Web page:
I recently was asked to do a talk to a group of MA media students in Hull.  Here is some of what we talked about

 

The pros and cons of definition and lack of definition

Walt Disney talked about his creative process when making films and the importance of ensuring that the creative process didn’t have premature editing. Too much editing or definition too soon in the process often stopped the creative flow really taking place. Many other artists have noticed that often many of the best creative ideas come from just trying stuff out whether this is musically or lyrically. 

The Brian Eno influence

My good friend Tim Booth who is the longstanding singer with the band James, often talked about how the band would jam for hours and see what emerged. Both he and Brian Eno often used this approach in creating music when there was a deliberate absence of definition/editing in the first part of the creative process. They used this extensively on creating the Laid album which their first collaboration with Eno. The improvised sessions that created the laid tracks also produced a second album Wah Wah.

Brian also liked to throw curveballs when producing and created a set of cards called Oblique Strategies. Each card would randomly give a suggestion of what to do in the session. Each card contains a phrase or cryptic remark which can be used to break a deadlock or dilemma situation. Some are specific to music composition; others are more general.

Examples include:

  • Use an old idea.
  • State the problem in words as clearly as possible.
  • Only one element of each kind.
  • What would your closest friend do?
  • What to increase? What to reduce?
  • Are there sections? Consider transitions.
  • Try faking it!
  • Honour thy error as a hidden intention.
  • Work at a different speed.

The Provocative Change Works cards – provoke creative change

Interestingly in my own work when working with clients I developed a set of cards in my own provocative changes work. Each card will provoke a new response which takes the session from becoming too “digital, logical, sequential” and cerebral. In my other life I teach this way of working to medics, therapists, coaches and members of the pubic in USA, Europe and Asia.

This has by far consistantly been proven to be a great way to provoke creative thinking and is especially useful in addressing all manner of problem issues. Many of my private clinets over the years have also been established and sucessful musicians.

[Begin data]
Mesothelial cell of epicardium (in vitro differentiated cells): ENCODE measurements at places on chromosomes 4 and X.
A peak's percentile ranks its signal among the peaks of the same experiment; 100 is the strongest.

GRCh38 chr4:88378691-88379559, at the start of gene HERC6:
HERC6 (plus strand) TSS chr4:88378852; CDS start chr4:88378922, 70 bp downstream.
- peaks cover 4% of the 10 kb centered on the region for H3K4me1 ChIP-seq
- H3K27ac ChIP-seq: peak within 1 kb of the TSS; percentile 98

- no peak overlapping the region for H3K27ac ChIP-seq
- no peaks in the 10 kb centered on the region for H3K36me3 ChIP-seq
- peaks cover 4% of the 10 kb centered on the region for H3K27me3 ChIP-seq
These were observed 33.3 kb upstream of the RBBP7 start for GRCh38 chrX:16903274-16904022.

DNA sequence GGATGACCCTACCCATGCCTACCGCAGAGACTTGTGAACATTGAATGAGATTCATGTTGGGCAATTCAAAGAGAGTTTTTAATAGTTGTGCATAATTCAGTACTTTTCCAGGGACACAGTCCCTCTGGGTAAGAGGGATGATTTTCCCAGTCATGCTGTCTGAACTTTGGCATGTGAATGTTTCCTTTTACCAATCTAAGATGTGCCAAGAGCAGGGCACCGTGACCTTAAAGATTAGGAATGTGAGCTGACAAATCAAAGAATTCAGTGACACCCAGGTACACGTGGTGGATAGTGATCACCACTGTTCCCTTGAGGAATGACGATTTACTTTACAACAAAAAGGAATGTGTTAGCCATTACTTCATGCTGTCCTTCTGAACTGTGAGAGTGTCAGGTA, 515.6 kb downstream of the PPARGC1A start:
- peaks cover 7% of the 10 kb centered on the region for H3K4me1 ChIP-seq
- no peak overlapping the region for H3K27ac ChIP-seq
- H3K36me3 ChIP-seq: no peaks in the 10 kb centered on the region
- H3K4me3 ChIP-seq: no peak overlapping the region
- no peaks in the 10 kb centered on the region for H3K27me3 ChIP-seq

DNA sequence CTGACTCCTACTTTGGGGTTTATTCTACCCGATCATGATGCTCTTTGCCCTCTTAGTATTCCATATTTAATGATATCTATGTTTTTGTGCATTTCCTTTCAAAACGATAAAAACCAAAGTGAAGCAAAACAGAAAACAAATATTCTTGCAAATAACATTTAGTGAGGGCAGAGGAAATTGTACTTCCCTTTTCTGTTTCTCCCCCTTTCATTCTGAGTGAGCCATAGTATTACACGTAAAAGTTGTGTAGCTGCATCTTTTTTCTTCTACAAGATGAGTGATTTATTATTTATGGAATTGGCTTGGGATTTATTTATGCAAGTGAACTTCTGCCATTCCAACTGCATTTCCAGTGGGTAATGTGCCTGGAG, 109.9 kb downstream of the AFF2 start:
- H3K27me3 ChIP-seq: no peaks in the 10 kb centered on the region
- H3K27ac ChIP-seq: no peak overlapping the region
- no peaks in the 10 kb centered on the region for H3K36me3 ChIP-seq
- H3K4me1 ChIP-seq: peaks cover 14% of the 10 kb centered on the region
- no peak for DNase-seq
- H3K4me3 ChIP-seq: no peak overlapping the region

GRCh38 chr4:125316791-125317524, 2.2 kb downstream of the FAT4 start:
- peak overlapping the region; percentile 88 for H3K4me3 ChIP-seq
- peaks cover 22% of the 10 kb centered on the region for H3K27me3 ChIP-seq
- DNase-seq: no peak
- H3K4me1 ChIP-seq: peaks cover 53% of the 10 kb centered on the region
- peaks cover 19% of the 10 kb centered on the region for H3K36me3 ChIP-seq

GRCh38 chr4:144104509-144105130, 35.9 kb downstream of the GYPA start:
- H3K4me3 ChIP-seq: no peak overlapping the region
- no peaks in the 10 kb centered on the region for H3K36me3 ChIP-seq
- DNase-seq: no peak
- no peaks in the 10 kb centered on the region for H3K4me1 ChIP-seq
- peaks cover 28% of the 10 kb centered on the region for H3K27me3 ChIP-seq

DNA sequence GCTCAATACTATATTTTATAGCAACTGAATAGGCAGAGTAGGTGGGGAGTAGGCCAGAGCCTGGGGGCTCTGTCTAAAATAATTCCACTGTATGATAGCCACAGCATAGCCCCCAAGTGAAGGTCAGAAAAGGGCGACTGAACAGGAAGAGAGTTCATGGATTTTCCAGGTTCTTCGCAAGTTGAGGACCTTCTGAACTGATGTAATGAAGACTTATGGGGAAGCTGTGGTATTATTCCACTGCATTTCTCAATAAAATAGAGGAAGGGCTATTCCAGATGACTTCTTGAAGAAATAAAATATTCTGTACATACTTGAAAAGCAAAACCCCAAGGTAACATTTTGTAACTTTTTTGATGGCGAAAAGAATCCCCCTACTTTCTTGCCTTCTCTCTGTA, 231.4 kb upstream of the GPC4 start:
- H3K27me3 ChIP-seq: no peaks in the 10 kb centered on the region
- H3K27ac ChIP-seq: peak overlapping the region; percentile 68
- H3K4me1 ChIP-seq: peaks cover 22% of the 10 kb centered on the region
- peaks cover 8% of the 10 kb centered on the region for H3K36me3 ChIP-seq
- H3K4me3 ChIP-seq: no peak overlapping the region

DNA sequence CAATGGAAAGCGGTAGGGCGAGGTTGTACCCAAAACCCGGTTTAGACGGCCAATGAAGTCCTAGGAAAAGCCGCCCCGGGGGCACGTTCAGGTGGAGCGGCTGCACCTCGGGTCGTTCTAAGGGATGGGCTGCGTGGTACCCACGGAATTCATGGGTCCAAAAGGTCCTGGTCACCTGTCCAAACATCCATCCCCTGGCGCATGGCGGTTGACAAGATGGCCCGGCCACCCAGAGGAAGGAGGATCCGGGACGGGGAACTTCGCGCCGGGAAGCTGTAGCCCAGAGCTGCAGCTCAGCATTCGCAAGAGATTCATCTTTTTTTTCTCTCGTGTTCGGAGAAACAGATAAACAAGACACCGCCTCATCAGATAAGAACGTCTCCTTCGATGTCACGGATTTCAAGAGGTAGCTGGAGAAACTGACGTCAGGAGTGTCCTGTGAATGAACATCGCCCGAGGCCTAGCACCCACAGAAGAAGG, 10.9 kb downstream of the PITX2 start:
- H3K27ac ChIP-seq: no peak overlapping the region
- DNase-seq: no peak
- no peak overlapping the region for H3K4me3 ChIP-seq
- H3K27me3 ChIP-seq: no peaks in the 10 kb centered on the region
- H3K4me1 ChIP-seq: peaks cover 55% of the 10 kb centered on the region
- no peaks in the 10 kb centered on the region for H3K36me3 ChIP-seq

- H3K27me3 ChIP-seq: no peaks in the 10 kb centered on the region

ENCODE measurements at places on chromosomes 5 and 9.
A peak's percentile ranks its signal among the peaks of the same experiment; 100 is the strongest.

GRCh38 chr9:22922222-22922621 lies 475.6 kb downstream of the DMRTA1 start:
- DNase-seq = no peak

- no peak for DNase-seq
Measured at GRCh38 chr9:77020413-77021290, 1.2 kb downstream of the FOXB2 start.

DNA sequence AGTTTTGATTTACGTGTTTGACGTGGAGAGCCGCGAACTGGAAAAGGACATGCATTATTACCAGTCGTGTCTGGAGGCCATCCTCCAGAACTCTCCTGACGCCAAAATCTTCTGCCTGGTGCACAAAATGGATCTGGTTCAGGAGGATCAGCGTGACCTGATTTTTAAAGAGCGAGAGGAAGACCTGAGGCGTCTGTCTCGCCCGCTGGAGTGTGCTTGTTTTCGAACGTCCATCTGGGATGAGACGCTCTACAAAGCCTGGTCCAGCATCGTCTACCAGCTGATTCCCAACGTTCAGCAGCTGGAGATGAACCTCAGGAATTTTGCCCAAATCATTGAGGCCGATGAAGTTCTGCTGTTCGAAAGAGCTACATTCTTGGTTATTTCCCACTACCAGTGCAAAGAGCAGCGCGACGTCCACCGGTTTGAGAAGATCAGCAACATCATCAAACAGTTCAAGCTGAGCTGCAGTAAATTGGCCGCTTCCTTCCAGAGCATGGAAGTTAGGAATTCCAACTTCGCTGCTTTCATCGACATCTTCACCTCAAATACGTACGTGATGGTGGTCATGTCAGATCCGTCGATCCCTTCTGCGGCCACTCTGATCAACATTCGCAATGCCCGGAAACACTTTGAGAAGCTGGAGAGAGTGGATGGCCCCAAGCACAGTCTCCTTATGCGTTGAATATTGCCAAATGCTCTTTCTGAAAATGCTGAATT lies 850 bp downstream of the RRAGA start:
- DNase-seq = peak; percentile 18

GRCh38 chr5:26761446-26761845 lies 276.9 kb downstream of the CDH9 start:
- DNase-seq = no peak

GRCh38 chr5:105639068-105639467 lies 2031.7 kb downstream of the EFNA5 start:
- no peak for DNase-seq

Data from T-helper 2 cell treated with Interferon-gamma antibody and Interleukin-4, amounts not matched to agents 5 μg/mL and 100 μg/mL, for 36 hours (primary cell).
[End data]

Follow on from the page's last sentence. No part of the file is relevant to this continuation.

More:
In my own musical projects there’s a fascinating overlap in my coaching and musical work. I’m fully convinced that adding this random element “provokes” and/or stimulates all manner of new possibilities that make for a far more creative and accelerated outcome.

When definition is essential

In producing creative work and in general life, there’s an absolute need for definition unless you are lucky enough to have a very wealthy benefactor! There’s an old joke in the music industry

Q   ‘How do you make a million pounds in the music industry?”

A   ‘Start off with two million!”

In strategic thinking its important to be able to prioritize and plan time to best effect. One of the ways of doing this is to consider the following

  • What do I need to do?
  • What do I want to do?
  • What would I like to do?

Each of these questions produces the hierarchy of importance in the situation. “Needs’ usually non-negotiable, wants and likes usually are negotiable. For a guitarist in order to play, they need a guitar. They may want or like the idea of a 1959 Les Paul, but they don’t need one of those in order to play music

In situations where there seem to be too many options, the following question is usually very helpful

 

What is the SINGLE SMALLEST STEP that is most useful to take in the situation?

Speaking engagement to MA students in Hull

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